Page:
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The Legends Surrounding Alexander's Birth

Around 1285 AD the Flemish monk Jacob van Maerlant composed his 'Spiegel Historiael' - 'A Reflection on History'. Fragments of the work were published in a modern edition by Amsterdam University Press in 1994. Here is a brief synopsis of the birth of Alexander according to the Medieval tradition.

Seduction of Olympias

The Egyptian Pharaoh Nectanebo [Neptanabus] is a skilled souceror who defends his empire by the use of black magic. Whenever enemies approach, he retreats in his quarters and casts spells to sink their ships and destroy their troops. When the Persian king Ochus marches towards Egypt with a massive force, Nectanebo receives a warning from his gods that this time his magic arts are likely to fail. Nectanebo flees to Macedonia where he meets with Olympias while King Philip is on campaign.

Olympias is impressed by Nectanebo's knowledge of astrology. The Pharaoh predicts Olympias will soon conceive a child from a god: the god Ammon of Lybia. The cunning Nectanebo changes himself into a dragon and has intercourse with Olympias, who firmly believes she is making love to the god.

Afterwards Nectanebo manifests himself in a dream of Philip. Philip tells his soothsayers he dreamt a beautiful horned god with wild hair was making love to his wife. His soothsayers answer that his description matches the Lybian god Ammon. Philip returns home and tells Olympias he knows she conceived from a god. But in his heart he has no peace with it.

Birth of Alexander

During a party at the Macedonian court Nectanebo enters in the shape of a dragon, then transforms himself into an eagle and escapes. Philip remarks that if the dragon represents Ammon, the eagle must represent Jupiter (Zeus). His doubts have now vanished. Immediately after this incident a chicken lays an egg in Philip's lap. The egg hatches and a tiny dragon appears, which crawls around the egg, then dies as it apparently tries to get back in.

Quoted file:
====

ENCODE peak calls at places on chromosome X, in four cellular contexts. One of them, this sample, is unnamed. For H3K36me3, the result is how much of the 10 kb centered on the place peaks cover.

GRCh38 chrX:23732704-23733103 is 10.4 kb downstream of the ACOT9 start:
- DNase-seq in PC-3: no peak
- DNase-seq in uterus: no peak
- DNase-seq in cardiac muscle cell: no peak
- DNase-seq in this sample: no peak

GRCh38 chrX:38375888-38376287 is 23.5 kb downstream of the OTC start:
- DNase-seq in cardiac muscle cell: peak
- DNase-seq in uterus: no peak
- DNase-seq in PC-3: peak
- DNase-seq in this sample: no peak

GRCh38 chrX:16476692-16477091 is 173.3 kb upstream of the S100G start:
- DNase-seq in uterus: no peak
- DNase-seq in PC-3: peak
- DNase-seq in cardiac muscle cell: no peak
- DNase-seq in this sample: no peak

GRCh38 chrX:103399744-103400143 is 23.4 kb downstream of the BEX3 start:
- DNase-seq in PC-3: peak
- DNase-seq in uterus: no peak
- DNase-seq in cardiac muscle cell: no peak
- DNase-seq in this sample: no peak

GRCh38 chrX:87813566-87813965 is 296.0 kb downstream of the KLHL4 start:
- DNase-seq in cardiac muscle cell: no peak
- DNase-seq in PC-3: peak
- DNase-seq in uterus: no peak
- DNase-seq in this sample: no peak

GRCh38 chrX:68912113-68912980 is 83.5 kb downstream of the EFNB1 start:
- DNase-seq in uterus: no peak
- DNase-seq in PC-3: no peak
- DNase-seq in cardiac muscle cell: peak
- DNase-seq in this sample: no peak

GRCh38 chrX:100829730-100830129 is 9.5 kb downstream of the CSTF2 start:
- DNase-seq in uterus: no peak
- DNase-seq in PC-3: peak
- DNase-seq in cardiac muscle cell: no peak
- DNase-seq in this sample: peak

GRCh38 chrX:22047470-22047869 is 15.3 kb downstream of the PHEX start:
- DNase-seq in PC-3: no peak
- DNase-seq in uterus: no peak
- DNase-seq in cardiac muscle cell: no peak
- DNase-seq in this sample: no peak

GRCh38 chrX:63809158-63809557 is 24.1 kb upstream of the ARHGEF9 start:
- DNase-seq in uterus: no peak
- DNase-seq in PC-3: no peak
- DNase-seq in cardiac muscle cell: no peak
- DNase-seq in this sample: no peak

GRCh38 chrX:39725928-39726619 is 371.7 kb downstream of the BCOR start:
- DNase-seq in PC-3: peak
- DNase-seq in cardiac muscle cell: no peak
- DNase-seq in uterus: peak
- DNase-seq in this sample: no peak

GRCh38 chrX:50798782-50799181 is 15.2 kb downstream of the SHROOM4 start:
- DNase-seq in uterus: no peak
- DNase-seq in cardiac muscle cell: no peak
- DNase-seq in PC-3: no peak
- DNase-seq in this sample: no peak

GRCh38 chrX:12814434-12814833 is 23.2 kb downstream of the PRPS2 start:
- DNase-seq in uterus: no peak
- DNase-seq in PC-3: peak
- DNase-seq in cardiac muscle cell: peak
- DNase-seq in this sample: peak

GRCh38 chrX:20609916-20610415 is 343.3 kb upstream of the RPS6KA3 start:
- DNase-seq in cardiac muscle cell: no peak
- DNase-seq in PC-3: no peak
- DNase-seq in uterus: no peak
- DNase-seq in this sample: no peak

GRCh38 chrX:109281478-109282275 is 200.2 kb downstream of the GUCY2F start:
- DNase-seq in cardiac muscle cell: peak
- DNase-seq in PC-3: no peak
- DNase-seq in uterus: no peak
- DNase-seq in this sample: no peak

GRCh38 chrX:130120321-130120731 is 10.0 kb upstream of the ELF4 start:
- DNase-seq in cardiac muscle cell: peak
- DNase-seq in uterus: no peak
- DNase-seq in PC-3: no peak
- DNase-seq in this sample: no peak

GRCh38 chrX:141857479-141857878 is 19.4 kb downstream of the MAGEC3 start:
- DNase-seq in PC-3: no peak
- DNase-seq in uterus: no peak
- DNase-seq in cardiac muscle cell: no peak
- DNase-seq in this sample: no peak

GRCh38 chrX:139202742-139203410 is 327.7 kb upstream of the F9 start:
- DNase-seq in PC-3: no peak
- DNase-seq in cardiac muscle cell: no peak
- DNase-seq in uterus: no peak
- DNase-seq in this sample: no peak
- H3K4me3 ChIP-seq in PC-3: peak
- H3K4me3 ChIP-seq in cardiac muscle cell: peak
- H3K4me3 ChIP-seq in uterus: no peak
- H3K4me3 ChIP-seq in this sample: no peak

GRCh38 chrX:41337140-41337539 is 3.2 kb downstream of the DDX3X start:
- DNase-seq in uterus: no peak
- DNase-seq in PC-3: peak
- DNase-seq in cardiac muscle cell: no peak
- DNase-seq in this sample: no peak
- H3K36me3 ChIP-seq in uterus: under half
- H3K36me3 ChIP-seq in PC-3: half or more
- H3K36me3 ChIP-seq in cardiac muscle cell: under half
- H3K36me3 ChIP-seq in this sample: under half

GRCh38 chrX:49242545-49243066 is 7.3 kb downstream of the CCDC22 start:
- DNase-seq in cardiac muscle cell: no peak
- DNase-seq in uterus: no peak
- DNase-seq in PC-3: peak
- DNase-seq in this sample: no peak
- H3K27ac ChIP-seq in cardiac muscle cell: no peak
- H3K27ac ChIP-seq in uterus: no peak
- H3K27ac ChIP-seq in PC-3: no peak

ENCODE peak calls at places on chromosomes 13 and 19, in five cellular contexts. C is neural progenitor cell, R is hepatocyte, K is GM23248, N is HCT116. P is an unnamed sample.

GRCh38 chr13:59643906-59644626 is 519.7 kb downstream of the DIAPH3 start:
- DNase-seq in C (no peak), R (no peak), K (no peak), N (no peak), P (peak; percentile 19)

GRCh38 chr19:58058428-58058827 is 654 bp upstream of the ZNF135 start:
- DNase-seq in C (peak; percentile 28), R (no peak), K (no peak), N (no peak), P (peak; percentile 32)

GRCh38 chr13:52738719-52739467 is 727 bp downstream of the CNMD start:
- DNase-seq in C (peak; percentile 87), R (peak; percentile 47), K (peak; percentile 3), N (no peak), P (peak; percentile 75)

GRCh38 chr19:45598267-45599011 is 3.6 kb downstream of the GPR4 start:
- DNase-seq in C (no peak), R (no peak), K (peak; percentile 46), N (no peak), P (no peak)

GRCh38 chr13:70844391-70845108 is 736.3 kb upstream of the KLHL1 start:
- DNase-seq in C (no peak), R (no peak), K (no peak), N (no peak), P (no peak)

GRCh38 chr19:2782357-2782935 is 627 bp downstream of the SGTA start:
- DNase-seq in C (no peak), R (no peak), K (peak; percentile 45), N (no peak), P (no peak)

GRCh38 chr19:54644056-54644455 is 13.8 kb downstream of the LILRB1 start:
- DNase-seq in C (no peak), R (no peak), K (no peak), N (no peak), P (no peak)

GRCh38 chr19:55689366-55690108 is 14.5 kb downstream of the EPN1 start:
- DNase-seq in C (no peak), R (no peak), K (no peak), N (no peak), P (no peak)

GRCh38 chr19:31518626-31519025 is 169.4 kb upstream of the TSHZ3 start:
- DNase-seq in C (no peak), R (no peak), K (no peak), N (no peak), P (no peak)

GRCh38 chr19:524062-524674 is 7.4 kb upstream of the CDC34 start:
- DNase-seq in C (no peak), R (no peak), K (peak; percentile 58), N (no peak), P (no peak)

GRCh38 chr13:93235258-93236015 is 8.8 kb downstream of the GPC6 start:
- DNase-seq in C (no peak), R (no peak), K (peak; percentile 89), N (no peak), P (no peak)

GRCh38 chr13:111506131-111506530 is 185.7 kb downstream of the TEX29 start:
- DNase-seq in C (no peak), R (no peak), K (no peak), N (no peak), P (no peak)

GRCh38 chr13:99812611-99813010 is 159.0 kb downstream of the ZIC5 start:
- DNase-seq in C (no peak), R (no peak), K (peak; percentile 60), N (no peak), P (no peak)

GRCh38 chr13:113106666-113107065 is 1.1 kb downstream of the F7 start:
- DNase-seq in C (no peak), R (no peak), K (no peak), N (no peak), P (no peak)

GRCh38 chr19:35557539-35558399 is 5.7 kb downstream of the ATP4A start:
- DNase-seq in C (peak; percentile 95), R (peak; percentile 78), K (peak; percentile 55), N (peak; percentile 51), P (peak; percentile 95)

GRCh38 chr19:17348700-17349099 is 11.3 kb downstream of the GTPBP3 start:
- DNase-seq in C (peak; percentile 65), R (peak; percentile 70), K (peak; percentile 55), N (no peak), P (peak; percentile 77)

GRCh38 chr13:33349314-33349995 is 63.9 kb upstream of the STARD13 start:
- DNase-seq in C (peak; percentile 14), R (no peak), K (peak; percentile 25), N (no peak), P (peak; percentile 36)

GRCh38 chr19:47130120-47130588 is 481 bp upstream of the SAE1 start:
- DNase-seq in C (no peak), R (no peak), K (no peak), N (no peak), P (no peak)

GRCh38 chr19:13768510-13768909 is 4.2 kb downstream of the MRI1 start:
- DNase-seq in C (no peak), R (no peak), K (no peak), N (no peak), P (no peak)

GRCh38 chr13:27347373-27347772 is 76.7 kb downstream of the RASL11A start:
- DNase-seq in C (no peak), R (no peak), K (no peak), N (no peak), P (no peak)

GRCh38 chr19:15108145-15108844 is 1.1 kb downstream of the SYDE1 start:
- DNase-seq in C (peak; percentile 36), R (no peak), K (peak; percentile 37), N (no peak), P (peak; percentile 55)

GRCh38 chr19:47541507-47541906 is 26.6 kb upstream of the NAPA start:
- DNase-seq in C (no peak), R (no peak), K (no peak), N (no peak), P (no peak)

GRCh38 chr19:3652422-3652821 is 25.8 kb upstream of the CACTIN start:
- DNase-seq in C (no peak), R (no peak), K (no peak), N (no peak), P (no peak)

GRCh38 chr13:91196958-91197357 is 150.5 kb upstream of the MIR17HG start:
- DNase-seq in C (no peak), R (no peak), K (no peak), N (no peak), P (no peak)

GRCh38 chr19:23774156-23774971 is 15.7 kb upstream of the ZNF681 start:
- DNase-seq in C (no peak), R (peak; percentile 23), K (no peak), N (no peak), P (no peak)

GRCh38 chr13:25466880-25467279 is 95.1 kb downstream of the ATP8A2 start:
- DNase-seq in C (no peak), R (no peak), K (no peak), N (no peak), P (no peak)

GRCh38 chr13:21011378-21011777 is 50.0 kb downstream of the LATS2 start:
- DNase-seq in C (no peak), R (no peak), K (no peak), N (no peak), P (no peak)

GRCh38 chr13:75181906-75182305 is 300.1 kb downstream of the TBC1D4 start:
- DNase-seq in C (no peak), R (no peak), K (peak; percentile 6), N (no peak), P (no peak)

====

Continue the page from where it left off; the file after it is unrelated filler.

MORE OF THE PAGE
The soothsayers explain this sign: Olympias' son will conquer the world but will die before he is able to return to Macedonia.

Nectanebo assists Olympias as she goes into labour. Alexander is born during a raging thunderstorm. The earth trembles and two eagles stand guard on the roof of the palace. Alexander has golden, curling hair like a lion. His face is cheerful and his eyes are bright and lively. His left eye is grey, the right one brown.

Death of Nectanebo

At the age of twelve Alexander is already fond of weaponry and he spends a lot of time marching with the army. He invites Nectanebo to come with him, as he wants the Pharaoh to teach him more about astrology.

In his roguishness Alexander pushes Nectanebo into a ditch. The Pharaoh breaks his neck. Alexander says: "If you were really good at astrology, you would have foreseen this."

Nectanebo answers: "Nobody can deter fate. It was my fate that I would be killed by my own son." Alexander questions the dying Pharaoh who reveals the story about the seduction of Olympias. Alexander buries Nectanebo with full honours. Olympias publicly admits she had been deceived.